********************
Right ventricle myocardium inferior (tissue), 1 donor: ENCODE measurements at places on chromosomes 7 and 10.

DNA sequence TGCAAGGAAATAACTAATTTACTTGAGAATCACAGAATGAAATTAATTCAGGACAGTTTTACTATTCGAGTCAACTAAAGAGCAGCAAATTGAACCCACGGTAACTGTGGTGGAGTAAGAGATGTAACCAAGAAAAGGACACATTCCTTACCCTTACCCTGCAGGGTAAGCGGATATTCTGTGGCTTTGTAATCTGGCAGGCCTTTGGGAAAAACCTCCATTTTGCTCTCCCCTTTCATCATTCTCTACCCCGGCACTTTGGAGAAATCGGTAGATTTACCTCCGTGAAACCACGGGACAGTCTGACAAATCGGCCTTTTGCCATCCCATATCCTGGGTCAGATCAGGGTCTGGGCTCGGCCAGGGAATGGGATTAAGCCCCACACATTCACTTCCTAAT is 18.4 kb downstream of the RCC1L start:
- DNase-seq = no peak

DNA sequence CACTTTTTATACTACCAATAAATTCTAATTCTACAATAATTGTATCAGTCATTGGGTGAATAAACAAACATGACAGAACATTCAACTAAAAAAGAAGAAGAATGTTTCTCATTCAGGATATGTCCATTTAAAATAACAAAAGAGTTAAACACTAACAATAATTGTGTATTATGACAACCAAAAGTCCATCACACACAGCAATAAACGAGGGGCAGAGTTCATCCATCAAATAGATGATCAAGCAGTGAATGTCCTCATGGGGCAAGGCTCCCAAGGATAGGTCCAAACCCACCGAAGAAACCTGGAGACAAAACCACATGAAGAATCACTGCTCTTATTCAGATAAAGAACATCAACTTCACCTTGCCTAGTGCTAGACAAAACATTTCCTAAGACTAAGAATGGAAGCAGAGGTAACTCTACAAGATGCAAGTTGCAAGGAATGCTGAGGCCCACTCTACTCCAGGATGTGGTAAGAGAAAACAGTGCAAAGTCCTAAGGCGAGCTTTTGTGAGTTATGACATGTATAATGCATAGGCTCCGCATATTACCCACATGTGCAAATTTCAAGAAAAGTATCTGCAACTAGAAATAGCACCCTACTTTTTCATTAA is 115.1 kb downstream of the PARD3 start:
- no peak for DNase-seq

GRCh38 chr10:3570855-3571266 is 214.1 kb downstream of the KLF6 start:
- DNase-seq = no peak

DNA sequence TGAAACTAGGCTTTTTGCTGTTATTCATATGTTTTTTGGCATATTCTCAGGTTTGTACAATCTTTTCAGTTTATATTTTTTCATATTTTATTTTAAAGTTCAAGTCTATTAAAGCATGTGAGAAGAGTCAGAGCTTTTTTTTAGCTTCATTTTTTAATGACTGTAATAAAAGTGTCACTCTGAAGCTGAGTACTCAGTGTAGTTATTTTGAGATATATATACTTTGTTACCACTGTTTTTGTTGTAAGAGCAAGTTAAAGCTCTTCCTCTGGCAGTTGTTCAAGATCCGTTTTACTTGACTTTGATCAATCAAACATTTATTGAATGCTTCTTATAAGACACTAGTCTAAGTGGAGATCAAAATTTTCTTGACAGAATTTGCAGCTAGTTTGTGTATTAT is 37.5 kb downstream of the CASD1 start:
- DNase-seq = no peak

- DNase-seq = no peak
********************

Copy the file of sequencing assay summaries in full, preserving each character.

Right ventricle myocardium inferior (tissue), 1 donor: ENCODE measurements at places on chromosomes 7 and 10.

DNA sequence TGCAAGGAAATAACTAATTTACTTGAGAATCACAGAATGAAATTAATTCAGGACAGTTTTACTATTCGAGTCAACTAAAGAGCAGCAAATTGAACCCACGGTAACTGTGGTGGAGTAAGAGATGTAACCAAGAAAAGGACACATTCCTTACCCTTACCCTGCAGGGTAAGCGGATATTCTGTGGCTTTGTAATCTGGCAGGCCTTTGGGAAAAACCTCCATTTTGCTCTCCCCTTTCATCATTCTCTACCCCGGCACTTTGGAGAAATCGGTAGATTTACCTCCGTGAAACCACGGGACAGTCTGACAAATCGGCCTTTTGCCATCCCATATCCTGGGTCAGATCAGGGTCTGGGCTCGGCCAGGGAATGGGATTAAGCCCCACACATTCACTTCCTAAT is 18.4 kb downstream of the RCC1L start:
- DNase-seq = no peak

DNA sequence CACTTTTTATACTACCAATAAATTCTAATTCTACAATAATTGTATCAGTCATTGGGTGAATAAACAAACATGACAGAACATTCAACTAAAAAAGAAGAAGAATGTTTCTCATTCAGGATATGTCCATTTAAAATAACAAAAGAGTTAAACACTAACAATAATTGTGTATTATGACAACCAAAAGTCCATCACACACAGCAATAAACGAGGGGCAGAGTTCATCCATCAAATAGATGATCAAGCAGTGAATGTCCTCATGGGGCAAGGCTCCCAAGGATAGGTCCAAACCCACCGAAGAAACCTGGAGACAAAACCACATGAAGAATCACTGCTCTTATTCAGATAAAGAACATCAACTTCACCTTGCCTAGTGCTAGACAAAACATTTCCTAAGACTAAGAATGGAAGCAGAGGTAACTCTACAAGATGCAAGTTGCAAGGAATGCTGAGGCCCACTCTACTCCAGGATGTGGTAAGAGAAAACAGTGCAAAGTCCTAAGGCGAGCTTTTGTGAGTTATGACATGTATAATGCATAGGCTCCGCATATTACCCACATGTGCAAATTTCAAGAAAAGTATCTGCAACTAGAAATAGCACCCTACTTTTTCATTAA is 115.1 kb downstream of the PARD3 start:
- no peak for DNase-seq

GRCh38 chr10:3570855-3571266 is 214.1 kb downstream of the KLF6 start:
- DNase-seq = no peak

DNA sequence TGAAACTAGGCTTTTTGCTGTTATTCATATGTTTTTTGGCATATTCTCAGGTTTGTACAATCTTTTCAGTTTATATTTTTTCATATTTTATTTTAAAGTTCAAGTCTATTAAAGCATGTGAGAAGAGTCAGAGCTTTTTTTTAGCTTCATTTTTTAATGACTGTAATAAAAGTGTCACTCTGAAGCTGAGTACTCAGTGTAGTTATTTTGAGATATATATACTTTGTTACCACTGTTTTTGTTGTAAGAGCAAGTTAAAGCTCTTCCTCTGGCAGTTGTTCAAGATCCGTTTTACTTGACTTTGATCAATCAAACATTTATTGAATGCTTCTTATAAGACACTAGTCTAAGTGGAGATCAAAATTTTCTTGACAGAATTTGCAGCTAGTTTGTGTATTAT is 37.5 kb downstream of the CASD1 start:
- DNase-seq = no peak

- DNase-seq = no peak